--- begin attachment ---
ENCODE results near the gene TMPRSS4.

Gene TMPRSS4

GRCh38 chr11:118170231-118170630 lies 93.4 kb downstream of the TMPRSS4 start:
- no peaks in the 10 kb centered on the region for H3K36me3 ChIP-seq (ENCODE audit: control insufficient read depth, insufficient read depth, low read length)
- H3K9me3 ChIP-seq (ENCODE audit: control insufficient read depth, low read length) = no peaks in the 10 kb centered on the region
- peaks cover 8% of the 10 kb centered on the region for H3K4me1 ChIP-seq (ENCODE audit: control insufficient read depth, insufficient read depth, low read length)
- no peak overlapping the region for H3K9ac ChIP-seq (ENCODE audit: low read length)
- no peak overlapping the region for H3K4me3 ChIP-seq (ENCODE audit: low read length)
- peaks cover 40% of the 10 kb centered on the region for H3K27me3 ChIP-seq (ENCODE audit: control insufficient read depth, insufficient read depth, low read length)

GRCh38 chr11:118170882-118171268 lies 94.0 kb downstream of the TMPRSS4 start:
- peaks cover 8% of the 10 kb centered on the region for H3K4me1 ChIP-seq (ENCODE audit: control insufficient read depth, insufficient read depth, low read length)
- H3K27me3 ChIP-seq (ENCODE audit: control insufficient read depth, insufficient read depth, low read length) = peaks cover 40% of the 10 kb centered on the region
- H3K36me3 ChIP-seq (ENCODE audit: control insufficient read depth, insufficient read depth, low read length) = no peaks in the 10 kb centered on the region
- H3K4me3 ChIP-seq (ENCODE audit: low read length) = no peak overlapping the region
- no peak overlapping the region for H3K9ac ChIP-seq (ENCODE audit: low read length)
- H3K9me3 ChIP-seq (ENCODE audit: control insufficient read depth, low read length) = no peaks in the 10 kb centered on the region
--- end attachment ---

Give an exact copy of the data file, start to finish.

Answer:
ENCODE results near the gene TMPRSS4.

Gene TMPRSS4

GRCh38 chr11:118170231-118170630 lies 93.4 kb downstream of the TMPRSS4 start:
- no peaks in the 10 kb centered on the region for H3K36me3 ChIP-seq (ENCODE audit: control insufficient read depth, insufficient read depth, low read length)
- H3K9me3 ChIP-seq (ENCODE audit: control insufficient read depth, low read length) = no peaks in the 10 kb centered on the region
- peaks cover 8% of the 10 kb centered on the region for H3K4me1 ChIP-seq (ENCODE audit: control insufficient read depth, insufficient read depth, low read length)
- no peak overlapping the region for H3K9ac ChIP-seq (ENCODE audit: low read length)
- no peak overlapping the region for H3K4me3 ChIP-seq (ENCODE audit: low read length)
- peaks cover 40% of the 10 kb centered on the region for H3K27me3 ChIP-seq (ENCODE audit: control insufficient read depth, insufficient read depth, low read length)

GRCh38 chr11:118170882-118171268 lies 94.0 kb downstream of the TMPRSS4 start:
- peaks cover 8% of the 10 kb centered on the region for H3K4me1 ChIP-seq (ENCODE audit: control insufficient read depth, insufficient read depth, low read length)
- H3K27me3 ChIP-seq (ENCODE audit: control insufficient read depth, insufficient read depth, low read length) = peaks cover 40% of the 10 kb centered on the region
- H3K36me3 ChIP-seq (ENCODE audit: control insufficient read depth, insufficient read depth, low read length) = no peaks in the 10 kb centered on the region
- H3K4me3 ChIP-seq (ENCODE audit: low read length) = no peak overlapping the region
- no peak overlapping the region for H3K9ac ChIP-seq (ENCODE audit: low read length)
- H3K9me3 ChIP-seq (ENCODE audit: control insufficient read depth, low read length) = no peaks in the 10 kb centered on the region